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Discovering Heroism in Business:Lessons Learned from Oil Spills and a Tennis Serve

“Great companies have great purposes.” –John Mackey, founder Whole Foods Market Inc.

In late 2010 I was on a flight seated next to a senior engineering leader with BP who was responsible for containing oil slicks along following the Deepwater Horizon oil spill. Having worked for Exxon at the time of the Exxon Valdez spill – we had much to talk about.

He shared a disturbing story about a day when a local official prevented him and his crew from containing a large slick headed for a beach full of wildlife. It seems the national media was arriving later that day and needed some dramatic footage for the evening news. There was no question in my new friend’s mind that they could have contained that slick. Instead, he was forced to watch powerlessly as the slick reached shore and laid waste to the vulnerable wildlife...

This BP leader reminded me of so many men and women I have worked with at Exxon, BFGoodrich and Pfizer who wake up every day wanting to have a meaningful impact on others, their communities and their environment. In fact, in 30-plus years working for these companies, I never met one individual who fit the profile of the evil, greedy, exploiter that is often conjured up at the mere mention of “big oil,” “big pharma” or industrial chemicals.

I often wondered, “How could bad things happen in organizations made up of so many bright, able and caring people?” Grappling with this question led me to a eureka moment when I discovered the concept of Conscious Capitalism.

Conscious Capitalism calls for an integrated business model that resonates through the entire ecosystem of the organization. It radically redefines the organization’s relationship with its stakeholders – the entire cast of characters. This paradigm shifts from the “supreme reign” style of the shareholder primacy model to one where shareholders, employees, communities and the environment have the same relative importance. Collectively, they define the organization’s purpose as - a purpose beyond profit.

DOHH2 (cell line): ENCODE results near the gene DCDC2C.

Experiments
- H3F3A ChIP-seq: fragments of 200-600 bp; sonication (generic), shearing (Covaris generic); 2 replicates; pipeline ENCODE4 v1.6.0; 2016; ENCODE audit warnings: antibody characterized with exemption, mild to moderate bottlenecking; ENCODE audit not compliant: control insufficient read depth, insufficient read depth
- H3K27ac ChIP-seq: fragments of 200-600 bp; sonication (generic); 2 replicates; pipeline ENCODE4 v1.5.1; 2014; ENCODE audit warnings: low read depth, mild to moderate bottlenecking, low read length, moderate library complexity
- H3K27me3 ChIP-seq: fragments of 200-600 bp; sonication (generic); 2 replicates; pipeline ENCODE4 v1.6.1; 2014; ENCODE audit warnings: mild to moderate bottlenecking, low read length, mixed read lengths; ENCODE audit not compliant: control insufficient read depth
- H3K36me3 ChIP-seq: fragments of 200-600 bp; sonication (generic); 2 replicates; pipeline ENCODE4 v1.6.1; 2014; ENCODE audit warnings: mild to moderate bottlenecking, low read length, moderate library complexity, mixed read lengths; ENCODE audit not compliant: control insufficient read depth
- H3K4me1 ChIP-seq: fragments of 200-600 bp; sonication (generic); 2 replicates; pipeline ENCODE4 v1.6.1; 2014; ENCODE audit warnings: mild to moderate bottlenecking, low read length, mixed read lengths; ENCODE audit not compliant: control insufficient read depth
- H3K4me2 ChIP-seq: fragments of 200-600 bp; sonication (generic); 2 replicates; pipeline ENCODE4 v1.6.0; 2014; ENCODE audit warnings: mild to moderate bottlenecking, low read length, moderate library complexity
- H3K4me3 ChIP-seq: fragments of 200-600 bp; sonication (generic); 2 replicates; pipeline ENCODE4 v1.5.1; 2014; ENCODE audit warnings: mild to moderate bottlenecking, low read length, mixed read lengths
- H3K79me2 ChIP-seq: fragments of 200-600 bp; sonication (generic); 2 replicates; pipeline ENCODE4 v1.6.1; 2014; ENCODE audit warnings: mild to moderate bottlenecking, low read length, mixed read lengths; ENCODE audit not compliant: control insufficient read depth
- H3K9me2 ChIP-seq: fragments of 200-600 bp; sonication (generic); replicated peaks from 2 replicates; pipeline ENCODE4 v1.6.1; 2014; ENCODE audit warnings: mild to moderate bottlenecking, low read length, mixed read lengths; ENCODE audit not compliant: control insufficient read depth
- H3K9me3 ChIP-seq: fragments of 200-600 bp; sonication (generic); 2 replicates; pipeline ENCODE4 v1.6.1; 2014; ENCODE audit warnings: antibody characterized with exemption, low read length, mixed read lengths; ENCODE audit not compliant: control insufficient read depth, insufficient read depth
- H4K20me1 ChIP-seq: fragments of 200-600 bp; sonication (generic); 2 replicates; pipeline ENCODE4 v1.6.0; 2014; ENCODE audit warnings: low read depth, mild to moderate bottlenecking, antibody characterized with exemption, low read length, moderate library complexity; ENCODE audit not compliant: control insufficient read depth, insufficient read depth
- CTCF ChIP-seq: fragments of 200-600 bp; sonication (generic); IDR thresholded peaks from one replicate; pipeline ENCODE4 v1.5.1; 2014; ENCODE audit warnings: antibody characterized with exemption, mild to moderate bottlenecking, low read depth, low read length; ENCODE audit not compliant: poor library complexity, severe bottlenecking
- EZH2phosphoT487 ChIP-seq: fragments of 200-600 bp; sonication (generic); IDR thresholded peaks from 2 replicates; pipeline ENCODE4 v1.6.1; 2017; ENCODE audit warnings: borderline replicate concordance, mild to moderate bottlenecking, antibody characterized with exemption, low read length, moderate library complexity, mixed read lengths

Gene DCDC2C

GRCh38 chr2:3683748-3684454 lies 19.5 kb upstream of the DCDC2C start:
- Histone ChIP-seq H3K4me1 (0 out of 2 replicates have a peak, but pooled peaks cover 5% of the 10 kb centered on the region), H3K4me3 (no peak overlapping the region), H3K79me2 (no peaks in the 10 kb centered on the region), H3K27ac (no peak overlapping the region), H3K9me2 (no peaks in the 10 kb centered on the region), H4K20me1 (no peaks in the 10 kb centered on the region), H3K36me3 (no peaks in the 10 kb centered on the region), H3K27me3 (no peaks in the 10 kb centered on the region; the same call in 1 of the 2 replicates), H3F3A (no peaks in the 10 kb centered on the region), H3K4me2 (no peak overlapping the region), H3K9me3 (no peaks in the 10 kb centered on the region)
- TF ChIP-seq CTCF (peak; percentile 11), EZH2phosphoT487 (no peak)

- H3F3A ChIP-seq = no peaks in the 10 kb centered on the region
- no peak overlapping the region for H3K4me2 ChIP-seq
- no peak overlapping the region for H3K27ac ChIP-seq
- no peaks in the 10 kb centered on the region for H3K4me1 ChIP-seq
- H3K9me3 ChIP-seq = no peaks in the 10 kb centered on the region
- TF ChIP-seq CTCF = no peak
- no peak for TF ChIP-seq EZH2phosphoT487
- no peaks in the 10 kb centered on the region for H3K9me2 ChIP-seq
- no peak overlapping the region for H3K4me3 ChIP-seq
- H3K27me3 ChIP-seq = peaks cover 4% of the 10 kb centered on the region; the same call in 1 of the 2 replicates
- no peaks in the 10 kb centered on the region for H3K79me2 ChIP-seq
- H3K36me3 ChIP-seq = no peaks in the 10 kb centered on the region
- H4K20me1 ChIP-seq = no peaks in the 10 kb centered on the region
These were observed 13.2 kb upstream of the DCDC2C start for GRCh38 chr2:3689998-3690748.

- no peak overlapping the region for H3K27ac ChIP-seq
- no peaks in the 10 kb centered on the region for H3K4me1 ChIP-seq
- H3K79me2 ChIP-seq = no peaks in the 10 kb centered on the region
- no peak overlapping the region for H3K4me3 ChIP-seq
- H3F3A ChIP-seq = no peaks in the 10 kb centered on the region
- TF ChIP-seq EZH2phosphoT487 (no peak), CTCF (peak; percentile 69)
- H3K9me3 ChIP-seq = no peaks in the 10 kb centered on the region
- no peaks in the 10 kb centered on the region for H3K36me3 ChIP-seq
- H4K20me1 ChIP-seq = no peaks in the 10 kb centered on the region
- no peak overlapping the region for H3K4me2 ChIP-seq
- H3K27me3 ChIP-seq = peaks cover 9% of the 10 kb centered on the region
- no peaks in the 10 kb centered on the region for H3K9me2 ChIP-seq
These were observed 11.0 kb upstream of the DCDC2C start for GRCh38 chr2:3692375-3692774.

In a conscious organization, productivity is essentially the by-product of a culture and work environment where everyone is armed with the ownership of that powerful purpose. In that mindset, they bring their “whole selves” to work – all of their creativity, best problem-solving skills, loyalty and commitment. In a conscious organization, employees are now working to create genuine, tangible value for themselves, their communities and their environment, rather than working solely for the benefit of anonymous stockholders.

One summer many moons ago, I taught tennis at a city park. On the first day I asked my class what they wanted to work on. They said “Our serve – we want our serves to be faster.” I asked them to play, so I could check out their serving style. To a person, they all used what I call a “pooch” serve – tossing the ball in front of their face and pushing it over the net. Aha! I knew the solution was to switch to an overhead serve. When I offered to teach them, I was taken aback by their response. “Oh no” they said, “we don’t want to learn a new serve – we just want to hit this one harder and faster.”

Just as my tennis newbies, organizations will not hit harder and faster by doing more of the same, even if they do it more creatively. Adding in-office massages, or bring your dog to work days will not result in the shift in leadership required to create and lead conscious organizations. This evolution will require a game-changing, brand new serving style for the role of leaders in organizations and ultimately in the role of organizations in society.

If business is to become its most noble self, or as Chris Lazlo at Case Western Reserve University wrote, “an agent of world benefit,” a new form of leadership must emerge. In fact it is already asking to be born.

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